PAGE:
Germany’s challenge to British naval supremacy, often presented as evidence of a singular expansionist ambition, is also put into more rational context.  The Germans, writes Clark, ‘had ample reason to believe that they would not be taken seriously unless they acquired a credible naval weapon’. In the end, Germany ‘lost the naval race hands down’ in part because it slowed down the dreadnought-building programme, as McMeekin observes, in order not to over-antagonise Britain. According to Macmillan, ‘in the two decades before 1914, overall defence spending took up approximately 40 per cent of the British government expenditure, a higher proportion than in any other of the great powers …’

However, there is no doubt that the alleged threat of Germany’s naval challenge (we may compare the various Soviet ‘missile threats’ of the Cold War) contributed to a rise of anti-German hostility in Britain where naval equality would never be tolerated. If Germany secured an Atlantic port at Agadir,  Lloyd George warned during that crisis, Britain would face the surrender of its ‘international pre-eminence’,  and ‘peace at that price would be a humiliation intolerable for a great nation like ours to endure’.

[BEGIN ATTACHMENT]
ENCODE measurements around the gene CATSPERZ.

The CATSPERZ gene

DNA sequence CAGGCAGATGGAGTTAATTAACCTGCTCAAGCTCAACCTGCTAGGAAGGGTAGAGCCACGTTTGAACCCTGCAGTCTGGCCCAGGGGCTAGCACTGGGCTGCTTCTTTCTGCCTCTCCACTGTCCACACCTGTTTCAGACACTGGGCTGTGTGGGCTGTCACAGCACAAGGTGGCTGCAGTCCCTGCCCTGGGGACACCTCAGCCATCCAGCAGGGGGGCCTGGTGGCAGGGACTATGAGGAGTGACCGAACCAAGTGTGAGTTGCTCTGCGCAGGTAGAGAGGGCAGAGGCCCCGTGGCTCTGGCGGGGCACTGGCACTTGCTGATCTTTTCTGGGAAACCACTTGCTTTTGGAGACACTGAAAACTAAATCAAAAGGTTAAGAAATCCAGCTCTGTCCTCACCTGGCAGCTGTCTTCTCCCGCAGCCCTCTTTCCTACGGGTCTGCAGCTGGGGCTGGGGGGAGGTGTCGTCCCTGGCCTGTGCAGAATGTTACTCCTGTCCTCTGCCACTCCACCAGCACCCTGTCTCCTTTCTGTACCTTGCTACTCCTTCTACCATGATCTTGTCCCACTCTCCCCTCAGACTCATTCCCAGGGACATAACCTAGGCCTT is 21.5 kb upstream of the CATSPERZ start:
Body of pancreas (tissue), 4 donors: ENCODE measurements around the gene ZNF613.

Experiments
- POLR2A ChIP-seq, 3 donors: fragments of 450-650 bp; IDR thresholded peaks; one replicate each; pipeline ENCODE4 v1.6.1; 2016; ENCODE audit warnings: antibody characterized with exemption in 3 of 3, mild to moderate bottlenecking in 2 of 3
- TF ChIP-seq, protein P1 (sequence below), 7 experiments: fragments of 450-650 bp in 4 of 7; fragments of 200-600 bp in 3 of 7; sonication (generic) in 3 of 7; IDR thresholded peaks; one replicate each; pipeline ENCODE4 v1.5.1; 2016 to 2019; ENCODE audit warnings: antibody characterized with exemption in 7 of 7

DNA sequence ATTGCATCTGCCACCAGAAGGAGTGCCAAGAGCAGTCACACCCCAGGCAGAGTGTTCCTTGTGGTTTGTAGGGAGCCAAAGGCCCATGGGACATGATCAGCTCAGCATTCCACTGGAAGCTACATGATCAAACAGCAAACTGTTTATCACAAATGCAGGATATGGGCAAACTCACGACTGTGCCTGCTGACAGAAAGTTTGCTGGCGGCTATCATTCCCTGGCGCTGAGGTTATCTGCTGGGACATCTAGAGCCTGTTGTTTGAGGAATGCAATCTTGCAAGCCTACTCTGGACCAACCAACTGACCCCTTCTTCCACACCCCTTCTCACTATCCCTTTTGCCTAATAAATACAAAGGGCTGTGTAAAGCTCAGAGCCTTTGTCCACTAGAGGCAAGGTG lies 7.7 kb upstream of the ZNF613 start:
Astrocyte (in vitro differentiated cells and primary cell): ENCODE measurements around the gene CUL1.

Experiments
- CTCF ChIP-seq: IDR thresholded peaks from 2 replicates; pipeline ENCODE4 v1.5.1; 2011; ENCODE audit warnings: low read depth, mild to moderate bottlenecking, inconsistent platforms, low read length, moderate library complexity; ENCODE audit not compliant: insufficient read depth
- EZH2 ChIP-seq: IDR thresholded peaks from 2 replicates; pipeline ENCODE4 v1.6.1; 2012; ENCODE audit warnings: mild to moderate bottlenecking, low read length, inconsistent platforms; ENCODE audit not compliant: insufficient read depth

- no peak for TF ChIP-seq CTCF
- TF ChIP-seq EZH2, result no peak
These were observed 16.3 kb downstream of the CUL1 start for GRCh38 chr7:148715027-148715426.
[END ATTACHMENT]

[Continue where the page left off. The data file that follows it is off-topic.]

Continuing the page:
There is consensus, too, that the Russian preparations to mobilise in the last week of July were crucial in ensuring that ‘the looming conflict would not be confined to the Balkans’ (Hastings), and that the order for full mobilisation was ‘the decision for European war’ (McMeekin).  It might have been unpalatable for Russia to stand by and watch Austria crush Serbia, but that would surely have been preferable to stoking a European war of whose terrible consequences the wavering Tsar Nicholas was well aware. The fact that Germany would subsequently use the fact of prior Russian mobilisation to justify all the war measures that it then took does not detract from this reality.